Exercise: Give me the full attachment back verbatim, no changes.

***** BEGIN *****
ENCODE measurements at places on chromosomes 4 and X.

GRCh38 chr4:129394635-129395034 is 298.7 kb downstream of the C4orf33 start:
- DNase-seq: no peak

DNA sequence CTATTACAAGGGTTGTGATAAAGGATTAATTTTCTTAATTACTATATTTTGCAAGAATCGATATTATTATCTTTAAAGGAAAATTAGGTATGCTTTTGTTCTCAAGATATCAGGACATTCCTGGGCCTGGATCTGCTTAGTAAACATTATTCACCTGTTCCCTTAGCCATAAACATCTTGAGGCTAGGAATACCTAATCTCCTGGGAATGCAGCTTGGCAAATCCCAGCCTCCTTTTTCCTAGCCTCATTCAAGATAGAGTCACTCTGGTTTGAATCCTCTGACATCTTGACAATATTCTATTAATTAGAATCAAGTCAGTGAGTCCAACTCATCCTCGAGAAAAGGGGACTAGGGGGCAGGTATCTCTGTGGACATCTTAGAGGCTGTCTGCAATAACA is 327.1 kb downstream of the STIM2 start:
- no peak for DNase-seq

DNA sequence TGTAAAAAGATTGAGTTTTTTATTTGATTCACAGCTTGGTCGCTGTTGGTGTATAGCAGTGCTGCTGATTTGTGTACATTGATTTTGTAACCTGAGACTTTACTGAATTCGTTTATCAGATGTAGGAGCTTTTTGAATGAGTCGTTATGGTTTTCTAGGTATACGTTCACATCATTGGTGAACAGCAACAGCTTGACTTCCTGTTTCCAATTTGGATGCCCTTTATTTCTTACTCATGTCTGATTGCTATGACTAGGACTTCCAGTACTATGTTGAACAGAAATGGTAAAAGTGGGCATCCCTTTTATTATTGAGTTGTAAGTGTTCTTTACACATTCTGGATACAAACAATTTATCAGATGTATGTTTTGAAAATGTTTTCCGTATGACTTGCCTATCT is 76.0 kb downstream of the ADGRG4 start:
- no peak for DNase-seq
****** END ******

ENCODE measurements at places on chromosomes 4 and X.

GRCh38 chr4:129394635-129395034 is 298.7 kb downstream of the C4orf33 start:
- DNase-seq: no peak

DNA sequence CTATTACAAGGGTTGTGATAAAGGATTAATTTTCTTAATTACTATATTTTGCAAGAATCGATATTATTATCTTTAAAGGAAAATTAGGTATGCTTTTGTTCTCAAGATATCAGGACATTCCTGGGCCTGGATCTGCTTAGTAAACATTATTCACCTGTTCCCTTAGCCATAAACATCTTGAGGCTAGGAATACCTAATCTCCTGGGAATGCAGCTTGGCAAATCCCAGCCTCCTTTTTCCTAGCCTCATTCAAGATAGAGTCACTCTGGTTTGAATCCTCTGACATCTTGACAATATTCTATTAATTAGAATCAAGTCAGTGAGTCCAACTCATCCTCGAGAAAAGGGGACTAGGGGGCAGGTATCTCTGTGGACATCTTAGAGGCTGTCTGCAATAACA is 327.1 kb downstream of the STIM2 start:
- no peak for DNase-seq

DNA sequence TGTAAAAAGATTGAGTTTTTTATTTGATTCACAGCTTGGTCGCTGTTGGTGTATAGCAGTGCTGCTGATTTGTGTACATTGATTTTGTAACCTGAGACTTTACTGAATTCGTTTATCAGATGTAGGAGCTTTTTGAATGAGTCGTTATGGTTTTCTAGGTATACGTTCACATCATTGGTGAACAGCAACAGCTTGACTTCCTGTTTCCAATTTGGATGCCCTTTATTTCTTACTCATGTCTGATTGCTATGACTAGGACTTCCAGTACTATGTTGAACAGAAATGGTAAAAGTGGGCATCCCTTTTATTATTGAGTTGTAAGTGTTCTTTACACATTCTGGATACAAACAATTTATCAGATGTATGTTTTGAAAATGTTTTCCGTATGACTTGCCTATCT is 76.0 kb downstream of the ADGRG4 start:
- no peak for DNase-seq